How did the Kouachi brothers get involved with AQAP?

    There have been conflicting accounts as to which of the brothers went to Yemen -- or whether, indeed, it was both -- and how many times.
    But a senior Yemeni security source told CNN the Yemenis believe both were in Yemen for about three months, starting in April 2011.
    It is unclear how much of the time the brothers spent together. The official added the Yemenis do not believe Cherif attended language schools in Sanaa, as his brother had earlier.
    It is thought likely that one or both of the brothers received weapons training from AQAP while in Yemen and that one may have met with al-Awlaki.
    A Yemeni journalist and researcher, Mohammed al-Kibsi, told CNN he had twice met and spoken with Said Kouachi in the capital, Sanaa, and that Kouachi had briefly roomed there with the failed "underwear bomber" Umar Farouk AbdulMutallab.
    Investigators believe Cherif Kouachi was in Yemen in 2011 and that when he left, he was carrying money from AQAP earmarked to carry out attacks, a U.S. official told CNN. The investigators believe AQAP could have provided as much as $20,000 but the United States hasn't verified the exact amount.

    Does AQAP pose a threat to the United States?

    U.S. officials consider AQAP the most dangerous branch of al Qaeda, according to CNN terrorism analyst Paul Cruickshank.
    In November, AQAP released a statement calling on Muslims around the world to forget their differences and renew their efforts to carry out operations against American targets, whether civilian, military or diplomatic.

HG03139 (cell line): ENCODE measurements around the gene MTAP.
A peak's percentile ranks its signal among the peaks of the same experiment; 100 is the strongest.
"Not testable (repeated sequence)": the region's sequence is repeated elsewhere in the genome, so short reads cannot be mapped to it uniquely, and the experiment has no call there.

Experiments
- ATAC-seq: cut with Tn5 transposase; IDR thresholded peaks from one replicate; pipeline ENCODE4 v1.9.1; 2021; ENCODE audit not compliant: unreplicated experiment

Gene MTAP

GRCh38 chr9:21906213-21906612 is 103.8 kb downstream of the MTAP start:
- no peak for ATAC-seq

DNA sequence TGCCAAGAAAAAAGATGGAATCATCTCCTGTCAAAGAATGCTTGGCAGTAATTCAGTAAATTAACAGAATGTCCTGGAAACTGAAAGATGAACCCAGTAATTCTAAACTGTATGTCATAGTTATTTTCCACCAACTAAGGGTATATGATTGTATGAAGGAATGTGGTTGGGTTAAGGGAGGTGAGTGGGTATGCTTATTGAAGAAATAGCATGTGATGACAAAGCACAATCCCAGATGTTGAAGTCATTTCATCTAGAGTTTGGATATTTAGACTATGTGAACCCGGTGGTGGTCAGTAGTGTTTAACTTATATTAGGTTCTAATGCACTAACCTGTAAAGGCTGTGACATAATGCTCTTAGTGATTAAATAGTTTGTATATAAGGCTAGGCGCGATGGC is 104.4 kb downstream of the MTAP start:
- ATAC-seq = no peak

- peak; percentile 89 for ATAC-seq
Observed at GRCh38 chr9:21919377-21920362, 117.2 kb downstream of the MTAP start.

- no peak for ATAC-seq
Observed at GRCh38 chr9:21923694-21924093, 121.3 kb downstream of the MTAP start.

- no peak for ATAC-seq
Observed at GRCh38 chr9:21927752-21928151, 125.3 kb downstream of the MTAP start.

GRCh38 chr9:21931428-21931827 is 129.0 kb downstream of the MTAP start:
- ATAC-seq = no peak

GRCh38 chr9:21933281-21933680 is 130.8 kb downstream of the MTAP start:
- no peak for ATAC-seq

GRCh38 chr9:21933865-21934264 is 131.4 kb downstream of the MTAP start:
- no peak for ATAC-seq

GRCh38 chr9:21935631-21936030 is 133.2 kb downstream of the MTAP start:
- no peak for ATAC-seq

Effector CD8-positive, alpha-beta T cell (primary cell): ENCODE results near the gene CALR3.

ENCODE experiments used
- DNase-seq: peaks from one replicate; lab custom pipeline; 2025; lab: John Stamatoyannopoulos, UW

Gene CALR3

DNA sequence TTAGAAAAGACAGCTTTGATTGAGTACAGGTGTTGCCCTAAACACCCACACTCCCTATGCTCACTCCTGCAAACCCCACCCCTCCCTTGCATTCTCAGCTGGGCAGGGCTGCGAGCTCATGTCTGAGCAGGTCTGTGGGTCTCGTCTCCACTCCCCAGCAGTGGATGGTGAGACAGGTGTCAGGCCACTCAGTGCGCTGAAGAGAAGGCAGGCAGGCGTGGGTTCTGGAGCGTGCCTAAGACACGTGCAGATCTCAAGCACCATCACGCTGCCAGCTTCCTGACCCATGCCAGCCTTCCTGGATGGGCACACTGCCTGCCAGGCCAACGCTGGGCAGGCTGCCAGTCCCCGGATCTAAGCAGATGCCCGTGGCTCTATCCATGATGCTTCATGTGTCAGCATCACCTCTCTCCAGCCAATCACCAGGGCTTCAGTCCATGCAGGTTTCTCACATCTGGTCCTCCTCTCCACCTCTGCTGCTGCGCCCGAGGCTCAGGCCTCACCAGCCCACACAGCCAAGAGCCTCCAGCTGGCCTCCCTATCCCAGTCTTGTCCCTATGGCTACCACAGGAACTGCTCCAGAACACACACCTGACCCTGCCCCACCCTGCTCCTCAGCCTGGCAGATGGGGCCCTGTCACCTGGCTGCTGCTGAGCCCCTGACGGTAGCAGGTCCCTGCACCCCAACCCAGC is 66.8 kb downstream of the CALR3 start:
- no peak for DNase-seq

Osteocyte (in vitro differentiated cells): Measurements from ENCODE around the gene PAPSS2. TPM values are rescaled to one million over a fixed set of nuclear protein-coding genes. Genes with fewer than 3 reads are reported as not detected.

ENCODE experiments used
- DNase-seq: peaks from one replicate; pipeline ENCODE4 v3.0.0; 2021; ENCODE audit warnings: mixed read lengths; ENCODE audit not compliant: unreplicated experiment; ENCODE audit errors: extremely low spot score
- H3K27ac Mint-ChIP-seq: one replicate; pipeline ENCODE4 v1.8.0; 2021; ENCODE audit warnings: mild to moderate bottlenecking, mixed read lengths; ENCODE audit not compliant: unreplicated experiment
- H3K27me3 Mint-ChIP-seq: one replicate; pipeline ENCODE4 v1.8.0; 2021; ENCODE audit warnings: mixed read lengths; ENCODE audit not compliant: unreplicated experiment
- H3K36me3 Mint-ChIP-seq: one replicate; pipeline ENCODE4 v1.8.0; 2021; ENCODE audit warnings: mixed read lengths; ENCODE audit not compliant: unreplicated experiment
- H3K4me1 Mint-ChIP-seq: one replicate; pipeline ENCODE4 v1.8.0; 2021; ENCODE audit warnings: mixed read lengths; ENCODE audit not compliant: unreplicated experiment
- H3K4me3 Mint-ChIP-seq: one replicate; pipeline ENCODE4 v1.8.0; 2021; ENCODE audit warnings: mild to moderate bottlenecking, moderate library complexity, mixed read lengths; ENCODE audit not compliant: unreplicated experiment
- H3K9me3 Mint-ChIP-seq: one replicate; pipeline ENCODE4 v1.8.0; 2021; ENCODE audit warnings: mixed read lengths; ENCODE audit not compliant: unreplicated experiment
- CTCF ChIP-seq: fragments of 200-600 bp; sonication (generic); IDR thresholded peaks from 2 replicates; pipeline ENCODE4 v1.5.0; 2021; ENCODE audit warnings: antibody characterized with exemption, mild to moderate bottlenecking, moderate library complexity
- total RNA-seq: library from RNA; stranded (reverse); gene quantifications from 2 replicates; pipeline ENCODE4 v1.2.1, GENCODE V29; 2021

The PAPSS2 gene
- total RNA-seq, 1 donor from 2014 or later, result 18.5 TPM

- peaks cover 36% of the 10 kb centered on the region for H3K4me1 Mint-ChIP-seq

The U.S. State Department's Rewards for Justice program has posted a reward of up to $10 million for information that brings al-Wuhayshi to justice, saying he "has provided significant support for AQAP terrorist operations." He has been a Specially Designated Global Terrorist since 2010.
    And while al-Awlaki was killed in a U.S. drone strike in Yemen in 2011, the radical cleric's influence lives on -- and with it a threat to the United States, says CNN national security analyst Peter Bergen.
    Al-Awlaki was an influence on Tamerlan and Dzhokhar Tsarnaev, who are alleged to have killed three people in the Boston Marathon bombings in 2013, Bergen said.
    He also influenced Carlos Bledsoe, who shot up an Army recruiting center in Little Rock, Arkansas, killing an American soldier in 2009. After the attacks, Bledsoe said his spiritual inspiration was al-Awlaki.
    Maj. Nidal Hasan killed 13 people at Fort Hood, Texas, in 2009 after sending 18 emails to al-Awlaki in Yemen, a correspondence that was known to the FBI. Al-Awlaki did not direct this attack, but he was the key inspiration for Hasan.
    AbdulMutallab's botched attempt to bring down an American jet over Detroit in the fall of 2009 also was directed by al-Awlaki, Bergen said.
    A video released by AQAP's official media arm in December showed a short clip of AbdulMutallab together with both al-Wuhayshi and al-Awlaki.

    What are the aims of AQAP?

    AQAP set out its objectives in a May 2010 statement as the "expulsion of Jews and crusaders" from the Arabian Peninsula, the re-establishment of the Islamic caliphate, the introduction of Sharia, or Islamic law, and the liberation of Muslim lands, according to analysis from Jane's World Insurgency and Terrorism.
    This suggests the group aims to rid Yemen and Saudi Arabia of non-Muslims and overthrow the nations' governments, to be replaced with what it considers to be an Islamic state.
    To that end, it has targeted foreigners and government forces in Yemen, as well as Saudi leaders. In 2009, Prince Mohammed bin Naif bin Abdulaziz, the Saudi Arabian deputy minister of interior, survived a bomb attack carried out by an AQAP militant.
    Through its Inspire magazine, the group also hopes to radicalize Western Muslims and stoke grass-roots jihadist action in Western nations, the Jane's report says.
    The group's current incarnation "is widely considered to be the al Qaeda regional franchise that represents the most serious international threat," it concludes.